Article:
Esperanto has an office in the UN building and each year the representatives of the Universal Esperanto Association would present reports and findings. The 100th International Esperanto Congress is going to be in 2015. The Vietnam Esperanto Association is hosting the 97th International Esperanto Congress in July 2012. The Esperanto Scout Movement is also celebrating its centenary in 2018.
Look at China, the Esperanto Radio is almost 50 years old and the Esperanto magazine spans more than half a century. They even have the Esperanto Merchant League and of course, the Ministry of Education recognised Esperanto as early as in the 60s. Most official websites are available in Esperanto. China just started the Esperanto TV last year:
Not only China, of late, the Kansas state government in United States of America also provided an Esperanto version of its website. The British parliament also employs Esperanto translators for translating various reports.
The benefits of Esperanto do not only include the ability to learn other languages faster. According to Tony, a past President of the Chicago Esperanto Association in a comment in Change dot org, Esperanto could help the autistic children too.
None of the political parties or the NGOs, particularly the DONG JIAO ZONG, in Malaysia are willing to conduct research on Esperanto. More aptly put, they are neither caring to the poor nor the rural folks. We have an acute shortage of qualified English language teachers in the rural areas, and all races will suffer from the lack of an international language if they were forced to leave school early. But in the age of the internet, no one can conceal the truth from the people. Again, this internet service is still not available in many rural areas, and even if it were, the charges are so high that poor families will hardly be able to subscribe to the service.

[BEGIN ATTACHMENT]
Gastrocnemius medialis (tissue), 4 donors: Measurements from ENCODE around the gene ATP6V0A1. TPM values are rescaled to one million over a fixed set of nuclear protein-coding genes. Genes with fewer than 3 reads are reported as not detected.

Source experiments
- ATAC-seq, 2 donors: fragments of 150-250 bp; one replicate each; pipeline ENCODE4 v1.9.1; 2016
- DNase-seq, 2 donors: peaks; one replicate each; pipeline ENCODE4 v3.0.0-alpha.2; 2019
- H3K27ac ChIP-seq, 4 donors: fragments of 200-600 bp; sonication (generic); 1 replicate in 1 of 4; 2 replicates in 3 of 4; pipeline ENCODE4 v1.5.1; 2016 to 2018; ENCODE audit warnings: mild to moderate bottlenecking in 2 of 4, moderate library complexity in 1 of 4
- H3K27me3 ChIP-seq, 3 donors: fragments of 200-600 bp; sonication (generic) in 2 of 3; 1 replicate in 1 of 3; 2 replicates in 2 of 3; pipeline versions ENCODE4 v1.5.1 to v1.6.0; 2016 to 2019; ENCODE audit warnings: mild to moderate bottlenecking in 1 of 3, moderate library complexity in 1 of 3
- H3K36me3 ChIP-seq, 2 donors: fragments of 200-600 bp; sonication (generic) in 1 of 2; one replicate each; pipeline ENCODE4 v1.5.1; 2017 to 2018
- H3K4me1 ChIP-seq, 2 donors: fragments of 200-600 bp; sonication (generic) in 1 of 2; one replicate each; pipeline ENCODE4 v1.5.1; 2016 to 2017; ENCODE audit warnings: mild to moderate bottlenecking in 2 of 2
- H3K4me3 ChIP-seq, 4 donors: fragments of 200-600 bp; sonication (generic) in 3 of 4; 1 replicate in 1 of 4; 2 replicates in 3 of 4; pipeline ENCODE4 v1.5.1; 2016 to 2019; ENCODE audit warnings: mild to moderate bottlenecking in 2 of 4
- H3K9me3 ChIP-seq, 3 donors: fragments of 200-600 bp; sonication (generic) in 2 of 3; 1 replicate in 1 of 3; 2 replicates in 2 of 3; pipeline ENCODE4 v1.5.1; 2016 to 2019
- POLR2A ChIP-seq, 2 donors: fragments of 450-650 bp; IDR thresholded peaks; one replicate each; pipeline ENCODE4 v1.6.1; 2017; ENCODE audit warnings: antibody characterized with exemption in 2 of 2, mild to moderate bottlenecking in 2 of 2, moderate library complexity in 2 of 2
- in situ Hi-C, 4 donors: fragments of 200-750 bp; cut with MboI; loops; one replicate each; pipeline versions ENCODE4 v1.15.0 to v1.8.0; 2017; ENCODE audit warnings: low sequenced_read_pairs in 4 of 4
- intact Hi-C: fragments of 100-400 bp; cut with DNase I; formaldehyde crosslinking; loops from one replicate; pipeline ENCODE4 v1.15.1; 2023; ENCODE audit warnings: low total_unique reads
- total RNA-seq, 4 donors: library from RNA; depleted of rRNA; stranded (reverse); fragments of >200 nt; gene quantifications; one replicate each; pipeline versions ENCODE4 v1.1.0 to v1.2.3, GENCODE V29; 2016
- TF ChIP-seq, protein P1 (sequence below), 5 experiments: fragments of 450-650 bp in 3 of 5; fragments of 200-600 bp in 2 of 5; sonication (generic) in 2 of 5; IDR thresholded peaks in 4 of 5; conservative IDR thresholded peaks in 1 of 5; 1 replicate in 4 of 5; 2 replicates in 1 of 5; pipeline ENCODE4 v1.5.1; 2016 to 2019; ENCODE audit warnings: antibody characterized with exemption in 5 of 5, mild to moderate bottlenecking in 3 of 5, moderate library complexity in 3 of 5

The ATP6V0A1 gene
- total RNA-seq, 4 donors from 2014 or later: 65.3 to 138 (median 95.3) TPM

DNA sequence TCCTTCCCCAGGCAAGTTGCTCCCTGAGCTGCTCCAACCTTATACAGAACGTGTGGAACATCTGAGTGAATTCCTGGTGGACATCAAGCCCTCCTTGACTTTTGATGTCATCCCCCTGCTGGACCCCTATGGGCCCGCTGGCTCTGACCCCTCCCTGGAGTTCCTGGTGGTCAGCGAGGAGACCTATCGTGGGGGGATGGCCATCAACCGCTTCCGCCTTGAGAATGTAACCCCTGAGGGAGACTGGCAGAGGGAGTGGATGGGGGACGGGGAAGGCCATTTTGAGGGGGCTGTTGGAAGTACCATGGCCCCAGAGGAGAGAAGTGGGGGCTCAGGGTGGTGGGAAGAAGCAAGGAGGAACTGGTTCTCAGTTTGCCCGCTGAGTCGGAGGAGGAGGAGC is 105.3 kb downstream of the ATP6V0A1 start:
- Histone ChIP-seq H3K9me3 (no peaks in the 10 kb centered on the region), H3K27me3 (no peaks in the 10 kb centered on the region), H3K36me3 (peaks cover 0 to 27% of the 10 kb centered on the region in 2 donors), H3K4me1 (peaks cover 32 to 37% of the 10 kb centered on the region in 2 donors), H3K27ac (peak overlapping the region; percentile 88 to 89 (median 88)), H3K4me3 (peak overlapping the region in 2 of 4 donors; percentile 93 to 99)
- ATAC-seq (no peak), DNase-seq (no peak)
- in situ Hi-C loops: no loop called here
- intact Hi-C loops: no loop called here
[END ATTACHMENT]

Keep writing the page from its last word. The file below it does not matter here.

How difficult the English language must be, given that even English kids fail examinations for their mother tongue. English is more of a commercial lingua franca but not a general one. Within the ten ASEAN countries, in how many countries would you be able to use English comfortably on the streets? How about countries in Europe or Latin America countries like Brazil, Colombia etc.?
Dr Robert Phillipson claimed that English is an imperialism language. What would be the trend of the usage of English in the future? In order to pursue equal rights, many people in Europe are joining the political parties based on Esperanto.
Would it be a loss to teach one year of Esperanto and reap its countless benefits?
I leave it to PAKATAN and the like to do the research although many reports have been long published.
Do not leave the people on the margins out of mainstream society. Malaysia is a country which is full of natural resources and of course human resources too.
P.S. This article was originally submitted to a local online news portal which claimed to be a nuetral in news reporting but trashed my articles when the content of the article is about Esperanto whether the articles are in Chinese or English languages. I have set up a blog to republish those articles.